IN REPLY TO “CASEY ROATS: NEXT-GENERATION WORKING CLASS CONSERVATIVE” (12/31)
If Roats Water System “isn’t making anyone rich,” how on earth are they partnering with Avion and buying another city water utility (Juniper)??? There is more to that story Erin Rook...
—Anonymous via bendsource.com
IN REPLY TO “BEST SOURCE BURNS” (12/31)
Sounds like it’s time to appease the readers and not just the advertisers. I religiously obtained and read the Source about four years ago (and prior). It seems like it has lost a lot of integrity, a lot of variety and has become geared only to the young, drinking crowds, which seem to encapsulate the same fashions, hangouts, musical taste and lifestyles. I’m only 36, but I feel like I don’t relate anymore.
—Ryan Andrews via bendsource.com
Ryan, I agree with you. In prior years, the Source actually had a good investigative journalistic approach (unlike the Bull...). Issues like the Urban Growth Boundary and the tactics developers used to get their westside land developed, rather [than] allowing progress in other Bend areas, were clearly explained.
While I read the Source for entertainment, it seems to have become a tool of the Chamber of Commerce/Visit Bend machinery.
The citizens here deserve a newspaper that courageously investigates the “powers” here and lets voters know the who, what and why decisions are made and who really is benefitting.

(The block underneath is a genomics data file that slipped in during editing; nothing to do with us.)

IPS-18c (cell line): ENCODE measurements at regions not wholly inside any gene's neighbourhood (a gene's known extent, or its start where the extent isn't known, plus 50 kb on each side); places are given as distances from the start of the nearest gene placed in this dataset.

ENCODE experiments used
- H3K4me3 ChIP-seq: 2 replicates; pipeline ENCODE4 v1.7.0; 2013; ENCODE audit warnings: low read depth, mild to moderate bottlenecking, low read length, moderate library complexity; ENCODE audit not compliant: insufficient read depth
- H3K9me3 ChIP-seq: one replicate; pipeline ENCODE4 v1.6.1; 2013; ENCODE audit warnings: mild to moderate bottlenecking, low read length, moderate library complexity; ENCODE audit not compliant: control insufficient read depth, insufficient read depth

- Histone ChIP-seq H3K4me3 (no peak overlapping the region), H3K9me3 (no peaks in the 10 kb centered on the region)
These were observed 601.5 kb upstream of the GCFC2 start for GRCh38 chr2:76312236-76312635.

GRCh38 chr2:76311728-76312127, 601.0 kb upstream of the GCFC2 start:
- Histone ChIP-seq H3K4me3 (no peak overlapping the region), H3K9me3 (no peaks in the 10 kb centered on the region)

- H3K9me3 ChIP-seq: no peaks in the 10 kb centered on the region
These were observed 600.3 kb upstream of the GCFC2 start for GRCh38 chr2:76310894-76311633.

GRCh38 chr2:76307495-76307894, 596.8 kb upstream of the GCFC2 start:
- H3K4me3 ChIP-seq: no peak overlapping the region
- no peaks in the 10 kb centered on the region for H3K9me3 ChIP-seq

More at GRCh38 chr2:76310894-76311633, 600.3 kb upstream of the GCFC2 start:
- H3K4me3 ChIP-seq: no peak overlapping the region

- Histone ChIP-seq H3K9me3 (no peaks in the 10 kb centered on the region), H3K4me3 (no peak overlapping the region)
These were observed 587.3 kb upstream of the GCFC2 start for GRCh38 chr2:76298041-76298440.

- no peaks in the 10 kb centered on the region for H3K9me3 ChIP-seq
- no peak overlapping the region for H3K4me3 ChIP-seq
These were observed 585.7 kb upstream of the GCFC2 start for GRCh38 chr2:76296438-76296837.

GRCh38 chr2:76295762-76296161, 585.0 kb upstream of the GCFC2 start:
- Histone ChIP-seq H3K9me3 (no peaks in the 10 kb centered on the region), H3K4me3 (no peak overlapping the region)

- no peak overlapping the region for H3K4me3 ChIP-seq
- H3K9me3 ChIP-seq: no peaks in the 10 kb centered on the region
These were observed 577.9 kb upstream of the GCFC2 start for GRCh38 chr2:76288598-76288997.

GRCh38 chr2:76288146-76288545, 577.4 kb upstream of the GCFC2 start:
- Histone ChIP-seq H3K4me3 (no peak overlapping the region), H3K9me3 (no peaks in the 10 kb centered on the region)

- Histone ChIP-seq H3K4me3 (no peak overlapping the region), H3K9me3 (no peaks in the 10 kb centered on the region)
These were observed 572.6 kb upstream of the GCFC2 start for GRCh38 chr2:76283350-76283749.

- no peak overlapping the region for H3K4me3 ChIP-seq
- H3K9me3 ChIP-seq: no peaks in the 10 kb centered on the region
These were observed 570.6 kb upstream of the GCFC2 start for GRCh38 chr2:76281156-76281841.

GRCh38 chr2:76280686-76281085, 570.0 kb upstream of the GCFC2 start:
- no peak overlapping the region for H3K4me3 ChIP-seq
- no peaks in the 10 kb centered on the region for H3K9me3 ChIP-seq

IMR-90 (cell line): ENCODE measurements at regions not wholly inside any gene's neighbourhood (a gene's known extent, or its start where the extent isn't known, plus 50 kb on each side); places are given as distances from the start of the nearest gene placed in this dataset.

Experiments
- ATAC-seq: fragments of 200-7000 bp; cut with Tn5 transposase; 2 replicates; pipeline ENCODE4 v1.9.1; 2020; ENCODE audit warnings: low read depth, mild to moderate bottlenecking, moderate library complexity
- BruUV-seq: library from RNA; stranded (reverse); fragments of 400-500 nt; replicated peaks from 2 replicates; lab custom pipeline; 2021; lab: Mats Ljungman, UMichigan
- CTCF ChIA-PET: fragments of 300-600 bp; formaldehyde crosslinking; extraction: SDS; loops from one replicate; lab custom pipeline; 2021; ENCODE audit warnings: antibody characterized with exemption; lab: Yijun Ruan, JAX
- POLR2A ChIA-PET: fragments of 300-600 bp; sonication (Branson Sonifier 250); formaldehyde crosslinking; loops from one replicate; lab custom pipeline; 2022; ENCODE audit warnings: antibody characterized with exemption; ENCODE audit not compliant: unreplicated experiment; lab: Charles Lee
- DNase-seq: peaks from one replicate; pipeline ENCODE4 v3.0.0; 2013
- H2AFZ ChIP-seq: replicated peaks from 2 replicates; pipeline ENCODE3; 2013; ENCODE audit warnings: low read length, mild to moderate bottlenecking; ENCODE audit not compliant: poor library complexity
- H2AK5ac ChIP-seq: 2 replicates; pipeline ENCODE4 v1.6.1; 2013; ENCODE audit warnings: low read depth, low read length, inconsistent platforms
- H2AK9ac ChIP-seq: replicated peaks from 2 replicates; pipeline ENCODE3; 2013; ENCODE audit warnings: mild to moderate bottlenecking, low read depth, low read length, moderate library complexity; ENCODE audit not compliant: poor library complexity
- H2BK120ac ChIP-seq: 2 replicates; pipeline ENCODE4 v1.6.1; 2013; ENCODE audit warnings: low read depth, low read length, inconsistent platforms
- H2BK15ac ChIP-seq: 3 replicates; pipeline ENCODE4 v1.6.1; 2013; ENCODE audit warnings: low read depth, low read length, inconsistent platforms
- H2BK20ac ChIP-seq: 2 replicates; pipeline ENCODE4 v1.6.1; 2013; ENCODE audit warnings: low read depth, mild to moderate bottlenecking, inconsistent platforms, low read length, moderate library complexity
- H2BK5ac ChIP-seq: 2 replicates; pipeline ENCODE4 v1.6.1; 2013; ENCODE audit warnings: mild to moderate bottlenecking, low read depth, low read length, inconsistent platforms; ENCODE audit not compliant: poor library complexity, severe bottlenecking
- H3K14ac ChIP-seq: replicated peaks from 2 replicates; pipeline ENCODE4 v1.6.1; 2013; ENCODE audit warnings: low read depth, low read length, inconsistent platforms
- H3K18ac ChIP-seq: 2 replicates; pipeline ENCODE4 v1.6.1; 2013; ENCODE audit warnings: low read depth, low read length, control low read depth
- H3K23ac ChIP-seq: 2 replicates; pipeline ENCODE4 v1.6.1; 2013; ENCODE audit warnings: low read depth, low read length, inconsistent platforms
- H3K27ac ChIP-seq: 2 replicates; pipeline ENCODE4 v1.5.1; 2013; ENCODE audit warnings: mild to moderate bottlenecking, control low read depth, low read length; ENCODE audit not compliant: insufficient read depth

—Lahaina via bendsource.com
Not nearly as prestigious as making the worst letters of the year list as I did around a decade ago, but this still carries a measure of accomplishment despite the exclusion of some of my finer work from the other seven slots here.
As a post script, I will note that everything I said with relation to the referenced story has turned out to be correct, except that I thought Michael Sam would shame some NFL team into giving him a guaranteed contract. Turns out he wasn’t even good enough at football, or orientation hustling, for that.
—Jon Jegglie via bendsource.com
IN REPLY TO “BILLS, BILLS, BILLS” (12/31)
Until Bend developers are required to pay impact fees commensurate with the true costs their “investments” impose on the City, lay off raising taxes to substitute for this bias!
The fees for developers here are the lowest in Oregon. Residents shouldn’t be required to subsidize these wealthy
—Lahaina via bendsource.com